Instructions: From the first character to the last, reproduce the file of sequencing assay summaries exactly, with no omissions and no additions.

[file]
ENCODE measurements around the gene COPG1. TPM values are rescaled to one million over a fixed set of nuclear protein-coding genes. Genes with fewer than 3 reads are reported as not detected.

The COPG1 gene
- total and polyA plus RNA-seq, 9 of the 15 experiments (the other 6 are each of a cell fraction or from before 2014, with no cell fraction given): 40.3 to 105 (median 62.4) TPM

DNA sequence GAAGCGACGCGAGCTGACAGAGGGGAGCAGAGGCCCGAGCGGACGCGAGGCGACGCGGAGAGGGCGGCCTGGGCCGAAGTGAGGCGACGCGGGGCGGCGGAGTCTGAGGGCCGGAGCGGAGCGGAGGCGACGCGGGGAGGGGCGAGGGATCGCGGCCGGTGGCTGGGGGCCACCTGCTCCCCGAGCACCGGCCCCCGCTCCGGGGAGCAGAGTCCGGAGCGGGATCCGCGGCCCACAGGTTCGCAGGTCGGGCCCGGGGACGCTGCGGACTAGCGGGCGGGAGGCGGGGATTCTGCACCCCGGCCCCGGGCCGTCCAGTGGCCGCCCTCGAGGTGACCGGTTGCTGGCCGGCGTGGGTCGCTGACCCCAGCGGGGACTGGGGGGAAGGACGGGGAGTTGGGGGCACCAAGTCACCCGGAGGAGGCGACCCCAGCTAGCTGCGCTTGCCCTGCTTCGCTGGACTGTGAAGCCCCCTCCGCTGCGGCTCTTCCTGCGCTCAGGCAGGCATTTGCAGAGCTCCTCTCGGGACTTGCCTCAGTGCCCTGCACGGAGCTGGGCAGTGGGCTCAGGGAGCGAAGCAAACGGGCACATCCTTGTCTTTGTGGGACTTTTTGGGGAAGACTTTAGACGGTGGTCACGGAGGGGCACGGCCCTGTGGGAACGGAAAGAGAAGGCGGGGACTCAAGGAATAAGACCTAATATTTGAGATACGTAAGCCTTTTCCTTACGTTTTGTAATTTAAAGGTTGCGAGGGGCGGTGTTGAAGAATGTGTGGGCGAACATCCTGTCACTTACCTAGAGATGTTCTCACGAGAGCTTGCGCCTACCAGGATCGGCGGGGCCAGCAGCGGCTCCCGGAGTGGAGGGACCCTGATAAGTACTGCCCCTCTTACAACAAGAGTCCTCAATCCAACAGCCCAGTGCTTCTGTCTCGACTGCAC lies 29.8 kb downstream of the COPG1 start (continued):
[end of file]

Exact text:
ENCODE measurements around the gene COPG1. TPM values are rescaled to one million over a fixed set of nuclear protein-coding genes. Genes with fewer than 3 reads are reported as not detected.

The COPG1 gene
- total and polyA plus RNA-seq, 9 of the 15 experiments (the other 6 are each of a cell fraction or from before 2014, with no cell fraction given): 40.3 to 105 (median 62.4) TPM

DNA sequence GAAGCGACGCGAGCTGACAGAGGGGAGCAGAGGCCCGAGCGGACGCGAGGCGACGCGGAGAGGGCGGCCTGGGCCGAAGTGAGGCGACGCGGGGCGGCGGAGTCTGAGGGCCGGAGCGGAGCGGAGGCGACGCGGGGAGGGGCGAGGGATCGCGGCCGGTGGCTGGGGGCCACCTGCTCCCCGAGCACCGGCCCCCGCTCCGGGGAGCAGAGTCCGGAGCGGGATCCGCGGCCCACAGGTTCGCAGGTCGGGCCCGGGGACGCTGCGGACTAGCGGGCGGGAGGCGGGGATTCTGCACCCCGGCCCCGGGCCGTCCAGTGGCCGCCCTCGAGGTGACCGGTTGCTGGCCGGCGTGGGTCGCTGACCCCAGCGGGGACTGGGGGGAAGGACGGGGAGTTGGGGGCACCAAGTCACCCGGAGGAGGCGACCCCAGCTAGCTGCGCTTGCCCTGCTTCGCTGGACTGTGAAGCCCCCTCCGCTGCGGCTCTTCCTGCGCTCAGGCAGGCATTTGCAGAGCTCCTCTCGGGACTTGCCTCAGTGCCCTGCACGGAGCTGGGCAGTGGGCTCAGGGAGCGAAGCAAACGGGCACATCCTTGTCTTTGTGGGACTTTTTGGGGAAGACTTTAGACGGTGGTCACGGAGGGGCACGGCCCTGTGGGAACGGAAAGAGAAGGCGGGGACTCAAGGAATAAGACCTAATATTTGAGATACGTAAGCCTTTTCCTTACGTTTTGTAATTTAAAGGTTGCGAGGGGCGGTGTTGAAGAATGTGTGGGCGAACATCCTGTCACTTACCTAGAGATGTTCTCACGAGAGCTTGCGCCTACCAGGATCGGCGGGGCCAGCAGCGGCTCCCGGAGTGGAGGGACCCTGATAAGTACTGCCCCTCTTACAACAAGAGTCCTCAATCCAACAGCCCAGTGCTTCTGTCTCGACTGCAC lies 29.8 kb downstream of the COPG1 start (continued):